‘If you fail to cite your references, you are plagiarizing, and there are serious consequences for this at the university level’ says Frances Moser, a writer at several websites including Brit Student. Usually, the department you are majoring in chooses to use a specific style, such as MLA or APA for every class within the department. There are numerous websites and books dedicated to citation and bibliography style. Formatting your citations properly makes it easier for the person grading your essay to check your work properly and gives you higher marks overall.

  • Complex diction and syntax are necessary parts of your essay.

Sometimes, simpler is better. You don’t always need to pick the fancy words and most complex sentence structure to get your point across. If you can say it in a more succinct manner, it’s probably wise to do so.

  • Good writers were born that way.

Good writers are not born really, they are made. Writing is a skill that is perfected by learning how to do it better. It takes practice and learning from the writing mistakes you make. Your university’s writing center can help you learn better ways of writing as well.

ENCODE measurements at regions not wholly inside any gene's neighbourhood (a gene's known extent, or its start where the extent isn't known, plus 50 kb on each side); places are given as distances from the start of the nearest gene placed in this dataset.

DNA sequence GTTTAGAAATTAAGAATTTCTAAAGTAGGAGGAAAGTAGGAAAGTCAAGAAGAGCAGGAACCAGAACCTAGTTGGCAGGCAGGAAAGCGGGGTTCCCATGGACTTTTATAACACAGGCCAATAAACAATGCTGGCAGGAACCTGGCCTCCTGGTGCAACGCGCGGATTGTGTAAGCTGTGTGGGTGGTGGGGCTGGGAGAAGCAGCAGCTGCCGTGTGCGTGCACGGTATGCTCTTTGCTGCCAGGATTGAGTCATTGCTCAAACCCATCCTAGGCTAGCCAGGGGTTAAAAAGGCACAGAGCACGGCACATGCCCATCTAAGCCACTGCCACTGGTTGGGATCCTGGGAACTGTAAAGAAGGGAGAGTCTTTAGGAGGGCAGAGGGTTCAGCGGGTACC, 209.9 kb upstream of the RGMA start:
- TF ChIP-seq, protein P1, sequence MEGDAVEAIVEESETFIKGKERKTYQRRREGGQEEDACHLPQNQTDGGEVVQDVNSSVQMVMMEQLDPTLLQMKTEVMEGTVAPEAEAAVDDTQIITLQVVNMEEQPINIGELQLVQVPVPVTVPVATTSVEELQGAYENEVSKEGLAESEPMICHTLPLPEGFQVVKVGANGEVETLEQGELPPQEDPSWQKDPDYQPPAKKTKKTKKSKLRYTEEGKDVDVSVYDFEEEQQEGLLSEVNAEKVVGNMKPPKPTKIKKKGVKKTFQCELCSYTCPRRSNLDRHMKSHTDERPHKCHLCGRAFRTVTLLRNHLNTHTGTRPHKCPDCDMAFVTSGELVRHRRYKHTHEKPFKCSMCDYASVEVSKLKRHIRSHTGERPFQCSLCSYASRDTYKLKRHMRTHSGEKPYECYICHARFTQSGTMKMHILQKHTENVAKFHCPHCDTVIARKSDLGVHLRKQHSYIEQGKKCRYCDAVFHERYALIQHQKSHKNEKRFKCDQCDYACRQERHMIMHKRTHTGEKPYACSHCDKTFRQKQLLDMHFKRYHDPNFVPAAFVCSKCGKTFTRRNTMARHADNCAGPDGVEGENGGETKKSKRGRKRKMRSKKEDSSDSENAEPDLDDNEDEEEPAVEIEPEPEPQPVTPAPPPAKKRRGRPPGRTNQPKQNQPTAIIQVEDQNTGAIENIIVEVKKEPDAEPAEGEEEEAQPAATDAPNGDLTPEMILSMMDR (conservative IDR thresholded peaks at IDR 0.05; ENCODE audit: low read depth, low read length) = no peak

• Don’t bother with a first draft.

The final essay you turn in is not going to be the first essay you wrote. It should have undergone many changes throughout the writing process. Trying to wait until you know what you are exactly going to say is foolish.

  • Don’t vary your writing style.

This goes back to knowing your audience. While it’s important to have your own voice come through in your papers, it’s ok to vary writing style based on who will be reading your paper. Knowing when to use a slightly different style is part of writing well.

These eight myths are some of the biggest and easiest to debunk when it comes to writing college essays. Writing an essay in College isn’t scary if you use your head and all of the resources available.

Michael Dehoyos is an educator and editor at Phd Kingdom and Write my personal statement. He contributes to numerous sites and publications. He also writes for Thesis help.